According to Wiktionary, "mambo" means 'things', 'affairs', 'issues', so when you greet someone with "mambo" you're literally asking them "[How are the] things?" (not too different from English "How are you?"). That must be the reason why it is written as a question.
By the way, the greeting "jambo" (which according to Duolingo is only used with tourists because foreigners believe it to be a greeting) is actually the singular form of "mambo" (that is, 'thing', 'issue').
Haha! Duolingo says that as if the only Swahili is Kenyan Swahili. I personally know (as in go to their homes and eat food with, teach their kids to read, and help the women have babies,) a large number of African refugees who speak aproximately 5 different dialects of Swahili, and I promise you, apart from "Habari Yako", "Jambo" IS a very common, very legit greeting in Congo and Ugandan Swahili. They answer the phone Jambo in Congo and Ugandan Swahili, and so do some of the Tanzanians (and not just to me, but to other Africans, too).
So... I guess if you're prepping for a trip to Kenya that might be true, I only know two Kenyan Swahili speakers, and they do kind of giggle when I greet them that way. You can see the look of "Oh how cute! The teacher is trying!" on their faces! HAHA! I also made the mistake of greeting Congo/Uganda/Rwandan Swahili speakers with "Habari Ghani", which is apparently distinct to Tanzanian Swahili just makes everyone else laugh and correct you.
Mistaking a greeting isn't as bad as saying the totally wrong, but similar-sounding word, though. Africans can't help themselves, I think. When I mess up, which I frequently do, they just bust up laughing. Gotta have a thick skin to learn Swahili from Africans. They are so polite and respectful, until you say "now concubine 3 (suria tatu)" instead of "now paragraph 3 (sasa aya tatu)". Then they're practically falling on the floor. (Can you blame them?)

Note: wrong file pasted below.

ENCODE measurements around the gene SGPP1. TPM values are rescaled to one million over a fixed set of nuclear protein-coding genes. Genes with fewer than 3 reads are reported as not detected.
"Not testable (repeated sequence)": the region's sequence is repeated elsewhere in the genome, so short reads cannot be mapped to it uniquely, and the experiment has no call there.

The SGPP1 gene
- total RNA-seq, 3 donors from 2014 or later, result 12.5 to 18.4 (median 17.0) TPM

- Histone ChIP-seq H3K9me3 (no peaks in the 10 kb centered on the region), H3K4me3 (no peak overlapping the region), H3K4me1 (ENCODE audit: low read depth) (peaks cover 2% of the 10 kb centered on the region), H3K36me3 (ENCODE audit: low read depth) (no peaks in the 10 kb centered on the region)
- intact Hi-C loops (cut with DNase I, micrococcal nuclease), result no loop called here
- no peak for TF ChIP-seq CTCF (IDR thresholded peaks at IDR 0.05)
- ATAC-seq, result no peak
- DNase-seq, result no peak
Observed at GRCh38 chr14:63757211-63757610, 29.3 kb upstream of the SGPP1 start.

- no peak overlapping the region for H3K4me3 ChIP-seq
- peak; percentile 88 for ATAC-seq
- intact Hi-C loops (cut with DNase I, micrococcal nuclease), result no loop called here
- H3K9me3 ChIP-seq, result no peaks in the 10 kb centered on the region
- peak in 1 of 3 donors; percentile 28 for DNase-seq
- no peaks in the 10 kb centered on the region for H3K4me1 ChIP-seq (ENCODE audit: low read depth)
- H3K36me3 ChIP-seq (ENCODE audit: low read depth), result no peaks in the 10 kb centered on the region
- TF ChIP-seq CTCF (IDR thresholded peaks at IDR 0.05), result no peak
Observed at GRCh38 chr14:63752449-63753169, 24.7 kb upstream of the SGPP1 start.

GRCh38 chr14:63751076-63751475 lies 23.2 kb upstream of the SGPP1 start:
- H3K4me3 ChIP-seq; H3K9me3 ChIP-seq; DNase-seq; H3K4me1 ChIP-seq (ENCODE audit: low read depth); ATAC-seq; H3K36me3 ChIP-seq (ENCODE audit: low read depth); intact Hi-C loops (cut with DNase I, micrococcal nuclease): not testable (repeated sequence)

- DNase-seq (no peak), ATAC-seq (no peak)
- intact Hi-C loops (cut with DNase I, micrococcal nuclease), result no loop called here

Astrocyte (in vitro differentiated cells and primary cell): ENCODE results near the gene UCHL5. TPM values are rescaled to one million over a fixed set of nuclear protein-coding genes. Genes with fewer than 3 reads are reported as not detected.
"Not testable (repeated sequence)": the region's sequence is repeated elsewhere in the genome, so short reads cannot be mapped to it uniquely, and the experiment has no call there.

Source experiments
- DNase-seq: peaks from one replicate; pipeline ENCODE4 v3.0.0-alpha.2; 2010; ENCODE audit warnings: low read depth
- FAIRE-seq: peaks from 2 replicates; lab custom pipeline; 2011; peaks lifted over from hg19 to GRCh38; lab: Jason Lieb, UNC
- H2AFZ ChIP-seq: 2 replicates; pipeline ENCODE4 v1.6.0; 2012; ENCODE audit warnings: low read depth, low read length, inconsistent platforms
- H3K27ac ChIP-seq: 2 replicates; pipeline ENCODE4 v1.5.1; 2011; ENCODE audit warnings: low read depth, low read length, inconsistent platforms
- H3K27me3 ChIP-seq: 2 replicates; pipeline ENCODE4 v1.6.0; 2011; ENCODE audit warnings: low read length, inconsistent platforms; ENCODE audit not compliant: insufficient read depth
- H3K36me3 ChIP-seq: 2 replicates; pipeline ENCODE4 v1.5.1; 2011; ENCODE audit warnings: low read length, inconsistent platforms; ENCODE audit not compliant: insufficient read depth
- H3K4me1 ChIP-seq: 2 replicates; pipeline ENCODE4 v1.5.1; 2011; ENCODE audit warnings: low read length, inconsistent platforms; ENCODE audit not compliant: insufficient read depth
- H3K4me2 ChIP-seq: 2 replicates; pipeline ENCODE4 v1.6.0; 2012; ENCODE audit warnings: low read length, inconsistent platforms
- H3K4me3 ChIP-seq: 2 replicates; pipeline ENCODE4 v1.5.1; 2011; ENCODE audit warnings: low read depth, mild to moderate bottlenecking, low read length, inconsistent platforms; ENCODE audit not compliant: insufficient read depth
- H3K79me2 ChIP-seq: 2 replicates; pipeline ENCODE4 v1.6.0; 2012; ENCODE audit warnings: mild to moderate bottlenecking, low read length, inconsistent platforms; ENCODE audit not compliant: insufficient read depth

Oddly, "Mambo", at least in Tanzania has rules that change depending on the culture of the speaker. My Tanzanian friends greet thier elders or people in higher positions strictly with "Shikamoo". To say "Mambo" to an elder or an official has some serious consequences. The kids all laugh when I say "Mambo Vipi", or "Mambo", or just "Vipi" (Tanzanians will often just say Vipi to peers, like saying "'Sup" to your friends in America) because to them I'm an old woman! I know this, which is why I do it. :)
Anyway, Swahili is so broken and divided that what is a hard/fast rule in one place isn't so in another, so when you have a program like this trying to teach uniformity, some things are bound to be true to the dialect of the app developers but untrue globally. (I'm convinced that with the number of African refugees migrating to America in recent years, it won't be long before we have a new dialect: American Swahili.) Nevertheless, everyone says my Swahili is improving much faster now, and I know this is true because there is much less laughter and falling about when I talk now than there was before duolingo. So, I'll take it!
One time when trying to set up a time to come back I accidently said "Nitarudi Saa 'Kuma' (instead of Kumi) na Mbili" which is pretty vulgar and I got some funny looks, followed by an uproar of laughter. I guess you're not really learning a language with out swearing a few times on accident. Or atleast saying offensive/innapropriate things!
"Hi Emilian" is a good translation as it is informal, just as "Mambo" is. We're getting typical greetings here but I've heard many more such as "Habari za siku nyingi" "Vipi mambo?", "Vipi" and "Habari ya saa hizi?" Getting to know the language does not require us to know many greetings.